Global Sourcing

Seminar Paper, 2000

16 Pages, Grade: 1,7 (A-)




1. Definitions

2. . Context of global sourcing
a. branch specific context
b. company specific context

3. Strategic Concept
a. Targets of global sourcing
b. The Types of procurement
c. The choice of regions
d. The quantity of sources

4. Organisation
a. Organisational structures
b. Centralisation Vs Decentralisation

5. Chances and risks

6. Current development


In times of “lean-production” and globalisation it’s not just the output-markets that profit from those trends, it’s also the input market which is heavily influenced by the movements towards a worldwide orientated economy.

This development is promoted by new and innovative transportation-, packaging- and stock concepts as well as by improving conditions in telecommunication and the successive fall of trade barriers especially within regional economies like the EU or NAFTA.

1. Definitions

The term purchasing or procurement is used throughout all stages of businesses. Representative to a variety of definitions, we chose the following descriptions to define this process: “ Purchasing subsumes all actions, that have the same target, to supply the company’s processes with not-self-produced goods.”

The objects that should be counted to those goods are generally described as: ”asset, human resources, equipment, raw materials and information.”

The global sourcing term is as well known as “international purchasing” or worldwide sourcing” and describes the “adjustment of the purchase policy of companies towards the worldwide existing purchasing markets.”

In nowadays the distinction of international purchasing and international production is quite difficult. Thus, we’ve tried to examine more closely the international production next to the classical “purchasing abroad”, long-term co operations or joint ventures as variety of global sourcing.

2. Context of global sourcing

2.1. branch specific context

In this chapter we I discuss the branch specific contextfactors. Thereby the authoritative characteristics of production and competition are specifically worked out.

2.1.1. The production

A branch is defined through the product a group of companies is producing and selling. An analysis of possible determination factors of international purchasing requires to examine the following processes:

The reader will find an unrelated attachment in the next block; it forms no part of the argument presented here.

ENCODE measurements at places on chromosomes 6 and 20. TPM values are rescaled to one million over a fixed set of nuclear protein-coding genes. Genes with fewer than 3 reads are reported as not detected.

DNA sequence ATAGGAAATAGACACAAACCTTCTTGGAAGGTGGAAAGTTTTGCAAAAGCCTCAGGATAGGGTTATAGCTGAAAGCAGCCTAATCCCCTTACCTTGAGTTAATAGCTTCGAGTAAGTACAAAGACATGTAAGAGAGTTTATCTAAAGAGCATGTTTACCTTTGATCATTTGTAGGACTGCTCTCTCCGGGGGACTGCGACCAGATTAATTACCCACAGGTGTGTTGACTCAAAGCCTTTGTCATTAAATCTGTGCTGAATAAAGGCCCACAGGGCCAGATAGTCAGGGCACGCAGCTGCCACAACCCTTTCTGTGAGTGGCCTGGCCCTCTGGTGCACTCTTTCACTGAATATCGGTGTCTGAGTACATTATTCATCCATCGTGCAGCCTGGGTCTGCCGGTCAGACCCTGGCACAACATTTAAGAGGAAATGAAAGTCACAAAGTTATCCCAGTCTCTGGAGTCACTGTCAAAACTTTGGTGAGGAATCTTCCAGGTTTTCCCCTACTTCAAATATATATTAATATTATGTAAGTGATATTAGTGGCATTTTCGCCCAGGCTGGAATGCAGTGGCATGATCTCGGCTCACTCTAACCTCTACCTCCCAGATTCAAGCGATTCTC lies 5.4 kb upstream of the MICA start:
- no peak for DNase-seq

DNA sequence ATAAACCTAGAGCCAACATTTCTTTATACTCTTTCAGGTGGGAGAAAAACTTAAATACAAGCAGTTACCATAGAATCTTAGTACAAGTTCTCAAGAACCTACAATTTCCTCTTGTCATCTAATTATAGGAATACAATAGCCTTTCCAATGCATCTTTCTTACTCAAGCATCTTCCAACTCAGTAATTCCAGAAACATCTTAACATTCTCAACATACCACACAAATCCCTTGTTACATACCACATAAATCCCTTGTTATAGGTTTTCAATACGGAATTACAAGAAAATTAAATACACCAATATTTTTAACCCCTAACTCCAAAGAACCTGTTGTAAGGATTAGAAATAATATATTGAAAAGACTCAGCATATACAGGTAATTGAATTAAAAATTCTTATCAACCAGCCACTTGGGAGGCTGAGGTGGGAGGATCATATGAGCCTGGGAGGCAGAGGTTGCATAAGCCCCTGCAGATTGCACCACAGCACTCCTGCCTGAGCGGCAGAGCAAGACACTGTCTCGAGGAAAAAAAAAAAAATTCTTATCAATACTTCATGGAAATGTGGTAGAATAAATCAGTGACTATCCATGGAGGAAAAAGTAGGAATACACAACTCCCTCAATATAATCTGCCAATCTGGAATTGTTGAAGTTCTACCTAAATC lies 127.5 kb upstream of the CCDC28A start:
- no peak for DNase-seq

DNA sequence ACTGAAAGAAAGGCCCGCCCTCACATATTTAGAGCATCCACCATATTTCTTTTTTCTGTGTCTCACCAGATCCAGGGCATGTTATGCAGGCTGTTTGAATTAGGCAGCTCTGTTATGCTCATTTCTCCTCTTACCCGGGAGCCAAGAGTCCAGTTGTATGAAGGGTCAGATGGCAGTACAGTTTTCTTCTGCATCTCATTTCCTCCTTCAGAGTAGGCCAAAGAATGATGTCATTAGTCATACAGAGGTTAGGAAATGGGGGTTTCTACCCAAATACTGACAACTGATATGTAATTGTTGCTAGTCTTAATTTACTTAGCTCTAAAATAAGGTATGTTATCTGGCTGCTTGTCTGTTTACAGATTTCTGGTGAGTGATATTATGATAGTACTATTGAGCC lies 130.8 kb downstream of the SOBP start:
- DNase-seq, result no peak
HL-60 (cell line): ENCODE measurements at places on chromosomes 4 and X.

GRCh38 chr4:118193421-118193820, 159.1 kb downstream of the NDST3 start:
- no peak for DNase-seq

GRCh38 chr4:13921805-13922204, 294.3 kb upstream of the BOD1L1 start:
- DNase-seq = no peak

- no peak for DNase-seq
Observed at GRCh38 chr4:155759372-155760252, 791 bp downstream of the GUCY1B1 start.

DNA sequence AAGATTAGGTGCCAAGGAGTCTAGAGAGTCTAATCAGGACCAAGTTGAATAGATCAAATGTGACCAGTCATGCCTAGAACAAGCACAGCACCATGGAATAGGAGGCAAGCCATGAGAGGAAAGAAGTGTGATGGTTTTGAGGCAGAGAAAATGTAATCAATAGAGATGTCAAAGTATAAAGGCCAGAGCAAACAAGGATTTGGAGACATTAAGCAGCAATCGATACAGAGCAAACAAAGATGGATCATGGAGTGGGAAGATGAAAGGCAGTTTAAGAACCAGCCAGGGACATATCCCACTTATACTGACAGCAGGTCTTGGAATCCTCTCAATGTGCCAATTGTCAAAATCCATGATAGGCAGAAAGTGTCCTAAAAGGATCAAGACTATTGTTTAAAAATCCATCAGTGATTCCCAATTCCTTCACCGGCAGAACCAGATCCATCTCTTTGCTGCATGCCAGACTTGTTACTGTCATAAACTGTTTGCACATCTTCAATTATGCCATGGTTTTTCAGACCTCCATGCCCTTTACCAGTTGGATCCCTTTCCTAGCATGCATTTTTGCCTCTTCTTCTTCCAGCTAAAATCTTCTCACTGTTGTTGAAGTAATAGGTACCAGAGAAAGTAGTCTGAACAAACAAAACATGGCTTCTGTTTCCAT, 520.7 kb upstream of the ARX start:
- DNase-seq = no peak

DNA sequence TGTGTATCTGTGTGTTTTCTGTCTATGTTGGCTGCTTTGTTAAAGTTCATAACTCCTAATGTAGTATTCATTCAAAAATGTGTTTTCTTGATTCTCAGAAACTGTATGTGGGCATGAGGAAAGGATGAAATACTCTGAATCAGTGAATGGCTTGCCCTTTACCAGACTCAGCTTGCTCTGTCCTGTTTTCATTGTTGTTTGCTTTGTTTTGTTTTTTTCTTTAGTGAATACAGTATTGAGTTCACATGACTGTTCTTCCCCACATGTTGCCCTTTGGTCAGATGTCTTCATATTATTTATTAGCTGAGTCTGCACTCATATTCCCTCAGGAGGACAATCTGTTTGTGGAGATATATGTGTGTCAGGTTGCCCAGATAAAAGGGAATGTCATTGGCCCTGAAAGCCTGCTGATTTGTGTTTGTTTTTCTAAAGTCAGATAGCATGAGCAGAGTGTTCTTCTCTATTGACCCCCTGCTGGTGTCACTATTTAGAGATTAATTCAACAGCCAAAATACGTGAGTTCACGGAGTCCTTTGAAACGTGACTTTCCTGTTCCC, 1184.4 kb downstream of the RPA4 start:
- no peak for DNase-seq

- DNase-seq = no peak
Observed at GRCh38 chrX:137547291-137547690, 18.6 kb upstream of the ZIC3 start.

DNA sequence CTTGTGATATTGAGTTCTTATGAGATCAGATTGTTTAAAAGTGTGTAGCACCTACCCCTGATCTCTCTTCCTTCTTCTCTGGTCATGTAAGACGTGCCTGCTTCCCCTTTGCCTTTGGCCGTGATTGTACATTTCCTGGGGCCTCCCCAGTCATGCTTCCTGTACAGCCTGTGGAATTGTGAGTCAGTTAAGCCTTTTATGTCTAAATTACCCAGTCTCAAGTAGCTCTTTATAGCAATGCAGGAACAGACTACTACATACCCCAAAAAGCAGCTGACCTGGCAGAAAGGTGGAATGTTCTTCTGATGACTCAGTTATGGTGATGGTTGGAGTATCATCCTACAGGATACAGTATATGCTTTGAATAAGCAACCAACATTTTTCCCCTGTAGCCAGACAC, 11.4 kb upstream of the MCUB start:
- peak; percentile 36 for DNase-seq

- The depth of production including the make or buy decision
- Cost structures
- Technical complexity

2.1.2. The competition

Another very important measure to the decision of international procurement is the situation between the competitors on common markets. Generally we distinguish between intensity and pattern of competition. According to the 5-forces model by M. Porter the intensity of competition is the result of the “new entering competitors in the market”, “rivalry of established competitors”, “ danger of substitutes”, “demand conditions and supply conditions”.

The pattern of competition is meant by the importance of price, quality or time-criteria that determine targets like costs, quality standards or the improvement of performance.

2.2. company specific context

The company specific measures according to international purchasing are for example the size of the company or the “product-market-combination”

2.2.1 The company size

From special meaning to fulfil the requirements of tasks of international procurement are specialised staff, assets and international experience. The availability of those resources is mainly determined by the size of a company. The organisation of large companies is mainly characterised through “division of labour” which allows to set-up experienced specialist. Furthermore the procurement of capital for smaller companies is tending to be more complicated in comparison to larger firms

2.2.2 The product-market-combination

The product-market-combination is primarily the realisation of the marketing-strategy on the target-markets. It is characterised by the mixture of various products of a company and the referring markets that are delivered. There could be a segmentation of markets for example from lowest prices to highest prices or from little-quality to high-quality.

3. The strategic concept

This chapter is about the strategic components of international purchasing. We discuss the targets of global sourcing and what types of procurement in which regions and with how many sources are the most profitable.

3.1. The targets of global sourcing

illustration not visible in this excerpt

Table 1: targets of global sourcing


Excerpt out of 16 pages


Global Sourcing
Pforzheim University  (International Business)
1,7 (A-)
Catalog Number
ISBN (eBook)
File size
518 KB
Global Sourcing, Global Procurement, Alocation of resources, economies of scale
Quote paper
Kai Hunzelmann (Author), 2000, Global Sourcing, Munich, GRIN Verlag,


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